US Presidential Election 2012
The United States' 57th quadrennial presidential election took place in November 2012. Incumbent President and Democrat Barack Obama won election and is running for a second term. His major challenger was former Massachusetts Governor, Republican Mitt Romney. From January to June, Americans voted in nationwide state level primaries and caucuses, which serveed the purpose of selecting party representatives of states to be sent for the party convention. The key issues in this race for the White House were social issues including the state of the economy, abortion and contraception, gay marriage, and immigration.
US Elections and Financial Implications
Much is at stake in the United States presidential elections this year. The Barack Obama presidency has been fraught with battles in a deeply divided Congress, leading to paralyses on such topics as government debt, and compromises on others such as healthcare reform.
Should Obama lose his re-election bid, it will likely lead to a change in policy direction - and economic fate. Obama and his opponent, former Massachusetts governor Mitt Romney, have different visions on the role of government in business and society.
Polls indicate a tight race on November 6.
So what's in store for the US under either candidate? Neither is likely to risk trade relations with China. US exports to China rose 13 per cent in 2011, outpacing the 9.4 per cent growth in US imports of Chinese goods. As its third largest trade customer, China is an important source of job creation for the US. The elections should not have much impact on Chinese equities, as long as no serious trade measures are taken.
Asian bonds will be a different story. Given Romney's bias for spending cuts to fix the budget, his victory could initially bring down US Treasury yields, making US dollar-denominated Asian bonds more attractive.
We assume no change in the status quo in Congress: the Senate will remain under the control of Obama's Democratic Party, and the House of Representatives under Romney's Republican Party. With neither in dominance, truly radical policy changes are not likely. But it has investment implications.
A Romney win would marginally favour the stock market, whereas an Obama win would likely lead to higher dividend and capital-gains taxes, making equities slightly less attractive, particularly high-yielding stocks such as telecoms and utilities.
Under Obama, the Dodd-Frank financial-sector reforms he started should be fully implemented, including the Volcker rule, which restricts proprietary trading at large banks. If Romney wins, this may not be finalised. He may ease bank capital regulation too.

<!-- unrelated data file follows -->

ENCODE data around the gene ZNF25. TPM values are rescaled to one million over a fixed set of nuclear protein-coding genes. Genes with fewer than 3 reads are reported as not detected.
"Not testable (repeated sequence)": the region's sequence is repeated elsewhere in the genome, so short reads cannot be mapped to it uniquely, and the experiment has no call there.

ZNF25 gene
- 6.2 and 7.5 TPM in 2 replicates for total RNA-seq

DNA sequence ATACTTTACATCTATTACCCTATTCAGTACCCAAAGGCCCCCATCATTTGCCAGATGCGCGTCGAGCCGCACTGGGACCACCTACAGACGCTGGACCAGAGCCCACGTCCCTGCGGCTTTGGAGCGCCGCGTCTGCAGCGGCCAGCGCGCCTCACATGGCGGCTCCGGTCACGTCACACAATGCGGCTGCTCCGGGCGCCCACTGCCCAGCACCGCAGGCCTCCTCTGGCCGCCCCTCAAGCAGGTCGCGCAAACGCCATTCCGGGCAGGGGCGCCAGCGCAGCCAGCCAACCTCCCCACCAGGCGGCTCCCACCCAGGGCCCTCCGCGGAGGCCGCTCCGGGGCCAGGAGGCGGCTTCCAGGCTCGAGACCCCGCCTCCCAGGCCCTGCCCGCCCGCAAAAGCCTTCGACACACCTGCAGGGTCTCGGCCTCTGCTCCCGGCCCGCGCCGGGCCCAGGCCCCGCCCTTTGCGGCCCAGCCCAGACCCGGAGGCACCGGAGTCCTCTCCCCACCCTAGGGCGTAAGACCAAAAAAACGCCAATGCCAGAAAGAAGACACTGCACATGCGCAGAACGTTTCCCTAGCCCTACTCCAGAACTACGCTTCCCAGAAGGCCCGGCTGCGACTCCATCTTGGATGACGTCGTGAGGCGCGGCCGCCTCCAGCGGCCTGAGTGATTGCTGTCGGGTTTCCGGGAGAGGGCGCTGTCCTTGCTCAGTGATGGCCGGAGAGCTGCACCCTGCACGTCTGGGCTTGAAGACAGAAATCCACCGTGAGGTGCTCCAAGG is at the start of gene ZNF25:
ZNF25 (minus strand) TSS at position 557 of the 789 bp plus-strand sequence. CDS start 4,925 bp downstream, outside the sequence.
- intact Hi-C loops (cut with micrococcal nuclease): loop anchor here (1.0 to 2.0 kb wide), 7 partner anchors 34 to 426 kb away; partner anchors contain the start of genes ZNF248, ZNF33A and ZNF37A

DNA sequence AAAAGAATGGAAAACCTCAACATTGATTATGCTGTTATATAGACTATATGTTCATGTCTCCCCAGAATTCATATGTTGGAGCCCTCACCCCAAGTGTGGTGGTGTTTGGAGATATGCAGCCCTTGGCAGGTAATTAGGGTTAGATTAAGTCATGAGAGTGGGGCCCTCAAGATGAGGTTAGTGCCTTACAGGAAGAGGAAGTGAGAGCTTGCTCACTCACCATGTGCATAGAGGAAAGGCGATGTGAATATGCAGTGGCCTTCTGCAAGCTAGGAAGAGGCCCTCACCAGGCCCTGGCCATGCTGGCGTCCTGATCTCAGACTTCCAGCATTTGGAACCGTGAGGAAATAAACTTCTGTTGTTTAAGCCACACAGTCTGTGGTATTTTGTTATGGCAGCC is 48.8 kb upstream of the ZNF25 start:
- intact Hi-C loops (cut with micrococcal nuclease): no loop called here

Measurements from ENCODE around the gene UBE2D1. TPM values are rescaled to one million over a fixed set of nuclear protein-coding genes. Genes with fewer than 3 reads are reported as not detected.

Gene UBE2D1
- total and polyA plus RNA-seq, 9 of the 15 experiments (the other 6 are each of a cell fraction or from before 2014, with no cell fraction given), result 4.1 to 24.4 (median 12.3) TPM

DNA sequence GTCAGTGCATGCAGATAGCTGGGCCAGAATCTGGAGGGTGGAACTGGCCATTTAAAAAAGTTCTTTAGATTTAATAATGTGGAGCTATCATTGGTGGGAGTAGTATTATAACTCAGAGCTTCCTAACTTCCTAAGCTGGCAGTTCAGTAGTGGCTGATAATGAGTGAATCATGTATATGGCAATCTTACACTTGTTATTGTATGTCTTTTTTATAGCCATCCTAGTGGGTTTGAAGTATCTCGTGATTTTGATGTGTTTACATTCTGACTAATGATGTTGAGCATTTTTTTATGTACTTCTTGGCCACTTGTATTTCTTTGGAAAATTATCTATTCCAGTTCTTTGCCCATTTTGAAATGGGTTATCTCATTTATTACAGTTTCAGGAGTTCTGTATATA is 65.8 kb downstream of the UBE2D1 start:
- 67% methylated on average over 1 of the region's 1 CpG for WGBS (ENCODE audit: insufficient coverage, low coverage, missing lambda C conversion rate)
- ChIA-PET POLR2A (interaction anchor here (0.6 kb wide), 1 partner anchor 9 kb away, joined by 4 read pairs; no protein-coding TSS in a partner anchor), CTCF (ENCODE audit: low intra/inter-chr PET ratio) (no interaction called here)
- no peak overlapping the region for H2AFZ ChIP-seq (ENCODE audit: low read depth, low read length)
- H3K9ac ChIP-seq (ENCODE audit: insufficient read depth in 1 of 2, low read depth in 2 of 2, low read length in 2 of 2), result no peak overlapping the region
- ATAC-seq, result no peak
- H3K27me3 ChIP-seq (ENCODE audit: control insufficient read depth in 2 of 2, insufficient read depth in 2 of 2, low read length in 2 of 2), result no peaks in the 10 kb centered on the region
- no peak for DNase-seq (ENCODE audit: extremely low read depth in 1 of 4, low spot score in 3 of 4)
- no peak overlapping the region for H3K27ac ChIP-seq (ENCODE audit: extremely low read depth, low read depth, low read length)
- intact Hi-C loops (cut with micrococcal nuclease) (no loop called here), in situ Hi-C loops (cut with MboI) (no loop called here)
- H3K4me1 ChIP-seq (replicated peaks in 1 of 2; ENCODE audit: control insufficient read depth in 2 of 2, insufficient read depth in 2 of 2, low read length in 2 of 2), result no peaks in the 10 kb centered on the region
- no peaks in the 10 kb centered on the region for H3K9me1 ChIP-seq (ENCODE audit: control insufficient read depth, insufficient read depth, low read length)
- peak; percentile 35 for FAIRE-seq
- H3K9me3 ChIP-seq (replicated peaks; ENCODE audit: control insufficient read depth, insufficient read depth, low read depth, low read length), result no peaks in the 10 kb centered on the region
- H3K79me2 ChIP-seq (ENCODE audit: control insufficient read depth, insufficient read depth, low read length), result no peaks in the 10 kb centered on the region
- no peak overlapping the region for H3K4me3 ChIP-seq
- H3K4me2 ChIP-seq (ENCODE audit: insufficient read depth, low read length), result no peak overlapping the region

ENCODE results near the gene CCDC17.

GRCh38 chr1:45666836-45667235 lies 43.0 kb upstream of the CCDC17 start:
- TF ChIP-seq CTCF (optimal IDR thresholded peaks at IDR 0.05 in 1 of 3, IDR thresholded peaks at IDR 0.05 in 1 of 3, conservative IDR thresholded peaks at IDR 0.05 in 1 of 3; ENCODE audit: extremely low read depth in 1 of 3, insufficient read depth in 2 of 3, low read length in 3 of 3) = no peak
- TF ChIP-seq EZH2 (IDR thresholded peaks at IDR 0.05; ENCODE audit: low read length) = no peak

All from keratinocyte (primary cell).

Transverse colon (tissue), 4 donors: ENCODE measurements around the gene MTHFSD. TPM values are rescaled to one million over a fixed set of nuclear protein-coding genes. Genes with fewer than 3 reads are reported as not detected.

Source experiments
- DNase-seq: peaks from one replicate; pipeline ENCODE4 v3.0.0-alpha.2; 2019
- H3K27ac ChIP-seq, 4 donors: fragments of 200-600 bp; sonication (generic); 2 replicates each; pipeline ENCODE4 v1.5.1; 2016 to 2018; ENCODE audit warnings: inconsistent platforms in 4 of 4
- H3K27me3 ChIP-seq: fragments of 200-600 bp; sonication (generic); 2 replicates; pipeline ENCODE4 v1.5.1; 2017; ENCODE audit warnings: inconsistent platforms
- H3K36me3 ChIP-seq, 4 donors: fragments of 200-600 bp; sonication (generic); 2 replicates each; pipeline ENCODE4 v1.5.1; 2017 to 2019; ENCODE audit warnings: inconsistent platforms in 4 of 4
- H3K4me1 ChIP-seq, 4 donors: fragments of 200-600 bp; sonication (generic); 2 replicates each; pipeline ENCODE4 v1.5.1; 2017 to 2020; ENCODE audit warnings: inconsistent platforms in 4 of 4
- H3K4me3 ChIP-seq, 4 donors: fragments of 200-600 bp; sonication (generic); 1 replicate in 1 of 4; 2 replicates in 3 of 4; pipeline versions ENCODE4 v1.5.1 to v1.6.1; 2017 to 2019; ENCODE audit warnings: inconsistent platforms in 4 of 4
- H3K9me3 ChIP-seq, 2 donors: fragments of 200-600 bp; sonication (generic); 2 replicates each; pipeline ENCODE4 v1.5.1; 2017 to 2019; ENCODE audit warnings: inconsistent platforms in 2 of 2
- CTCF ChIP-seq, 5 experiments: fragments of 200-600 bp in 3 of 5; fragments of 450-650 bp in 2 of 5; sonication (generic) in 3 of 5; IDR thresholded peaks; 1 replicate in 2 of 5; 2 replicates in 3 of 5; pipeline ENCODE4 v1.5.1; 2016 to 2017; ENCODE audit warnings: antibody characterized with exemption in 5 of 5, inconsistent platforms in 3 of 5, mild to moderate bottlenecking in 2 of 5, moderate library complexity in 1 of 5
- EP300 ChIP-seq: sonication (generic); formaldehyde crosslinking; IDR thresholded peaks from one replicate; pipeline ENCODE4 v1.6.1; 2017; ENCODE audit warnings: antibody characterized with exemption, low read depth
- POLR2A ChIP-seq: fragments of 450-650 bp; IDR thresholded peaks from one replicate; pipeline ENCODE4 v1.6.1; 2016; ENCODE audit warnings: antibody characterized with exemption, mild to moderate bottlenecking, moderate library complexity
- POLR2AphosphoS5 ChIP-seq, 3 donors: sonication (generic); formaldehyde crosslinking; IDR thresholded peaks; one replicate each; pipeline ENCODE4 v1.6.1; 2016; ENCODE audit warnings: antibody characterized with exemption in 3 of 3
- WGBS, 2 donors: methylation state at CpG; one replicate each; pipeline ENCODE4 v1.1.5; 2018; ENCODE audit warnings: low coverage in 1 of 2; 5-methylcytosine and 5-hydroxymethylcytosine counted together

Financial stocks would likely be unaffected if Obama is re-elected, as markets have priced in tighter regulations. However, a Romney victory should boost the valuations of large banks, brokers and insurance companies.
Treasury yields could face downward pressure initially under Romney due to budget cuts and subdued economic growth, but this would reverse after one to two years.
Romney challenged Obama to label China a currency manipulator and has vowed to do so on his first day if he gets elected. While Obama stopped short of taking this view, he lodged a complaint with the World Trade Organisation accusing China of illegally subsidising auto exports.
While there is no universally accepted method of determining the fair value of the yuan against the dollar, the fact that China's currency reserves have barely changed this year suggests that its currency is not extremely undervalued. In fact, China has probably intervened in the market lately to prevent the yuan from weakening too much.
There is scant evidence to Romney's claims. One could even argue that the tables are turning given the Federal Reserve's latest money-printing programme. Its indefinite time frame suggests the Fed's readiness to print the dollar in unlimited quantities, which could undermine its long-term value.
Despite their differences, Obama and Romney will be faced with a slow-growth economy and the pain of implementing fiscal austerity. Whoever wins the elections on November 6, the country's difficult economic reality does not change.
Hartmut Issel is head of CIO Wealth Management Research APAC, UBS Wealth Management